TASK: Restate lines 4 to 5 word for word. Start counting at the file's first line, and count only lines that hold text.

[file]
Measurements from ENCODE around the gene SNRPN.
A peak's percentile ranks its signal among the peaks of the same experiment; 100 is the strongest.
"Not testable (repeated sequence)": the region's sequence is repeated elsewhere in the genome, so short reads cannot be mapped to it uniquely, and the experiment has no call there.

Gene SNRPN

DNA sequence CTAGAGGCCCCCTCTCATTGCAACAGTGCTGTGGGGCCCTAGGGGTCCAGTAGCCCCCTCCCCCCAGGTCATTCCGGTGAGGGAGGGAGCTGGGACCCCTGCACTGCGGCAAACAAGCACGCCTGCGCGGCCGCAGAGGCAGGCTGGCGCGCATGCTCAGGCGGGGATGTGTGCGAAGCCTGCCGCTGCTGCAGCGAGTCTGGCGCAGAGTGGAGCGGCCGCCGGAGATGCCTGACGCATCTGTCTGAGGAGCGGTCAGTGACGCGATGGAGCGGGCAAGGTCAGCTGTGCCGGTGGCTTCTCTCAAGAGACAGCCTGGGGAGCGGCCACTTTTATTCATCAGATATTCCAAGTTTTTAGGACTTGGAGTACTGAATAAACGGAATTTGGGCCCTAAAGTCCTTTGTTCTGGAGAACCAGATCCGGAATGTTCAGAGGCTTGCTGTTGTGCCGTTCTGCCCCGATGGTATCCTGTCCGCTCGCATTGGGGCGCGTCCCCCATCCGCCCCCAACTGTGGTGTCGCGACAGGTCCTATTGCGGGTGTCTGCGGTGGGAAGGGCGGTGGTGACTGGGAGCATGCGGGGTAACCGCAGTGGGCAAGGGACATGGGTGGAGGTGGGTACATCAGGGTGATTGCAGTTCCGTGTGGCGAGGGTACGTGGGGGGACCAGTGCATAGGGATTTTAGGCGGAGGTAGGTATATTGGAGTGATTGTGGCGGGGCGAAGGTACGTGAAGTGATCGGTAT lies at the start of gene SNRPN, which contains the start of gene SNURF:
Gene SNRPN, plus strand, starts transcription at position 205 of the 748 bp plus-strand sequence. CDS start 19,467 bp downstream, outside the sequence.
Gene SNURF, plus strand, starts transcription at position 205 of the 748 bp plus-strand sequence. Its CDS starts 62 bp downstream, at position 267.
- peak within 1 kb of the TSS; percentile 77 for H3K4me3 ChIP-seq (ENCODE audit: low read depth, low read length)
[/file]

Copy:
Gene SNRPN

DNA sequence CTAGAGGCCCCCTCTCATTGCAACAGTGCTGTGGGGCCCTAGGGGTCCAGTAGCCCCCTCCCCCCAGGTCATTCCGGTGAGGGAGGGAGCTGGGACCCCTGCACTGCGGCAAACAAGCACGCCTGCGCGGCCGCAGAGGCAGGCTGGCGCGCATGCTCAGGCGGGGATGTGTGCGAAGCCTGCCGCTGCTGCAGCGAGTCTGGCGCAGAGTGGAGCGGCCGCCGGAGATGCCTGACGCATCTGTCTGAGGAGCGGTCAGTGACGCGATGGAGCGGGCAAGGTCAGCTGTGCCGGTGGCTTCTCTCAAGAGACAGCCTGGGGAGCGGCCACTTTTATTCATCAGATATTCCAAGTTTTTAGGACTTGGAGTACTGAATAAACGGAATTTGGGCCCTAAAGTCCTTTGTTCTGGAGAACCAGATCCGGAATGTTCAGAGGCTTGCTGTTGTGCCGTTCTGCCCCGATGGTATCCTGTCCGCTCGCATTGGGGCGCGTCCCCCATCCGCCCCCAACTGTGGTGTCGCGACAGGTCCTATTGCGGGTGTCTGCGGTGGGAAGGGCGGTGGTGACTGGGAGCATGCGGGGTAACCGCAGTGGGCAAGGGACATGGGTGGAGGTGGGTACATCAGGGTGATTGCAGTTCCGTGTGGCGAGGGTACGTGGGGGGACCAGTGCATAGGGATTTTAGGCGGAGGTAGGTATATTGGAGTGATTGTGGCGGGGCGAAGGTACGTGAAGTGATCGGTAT lies at the start of gene SNRPN, which contains the start of gene SNURF: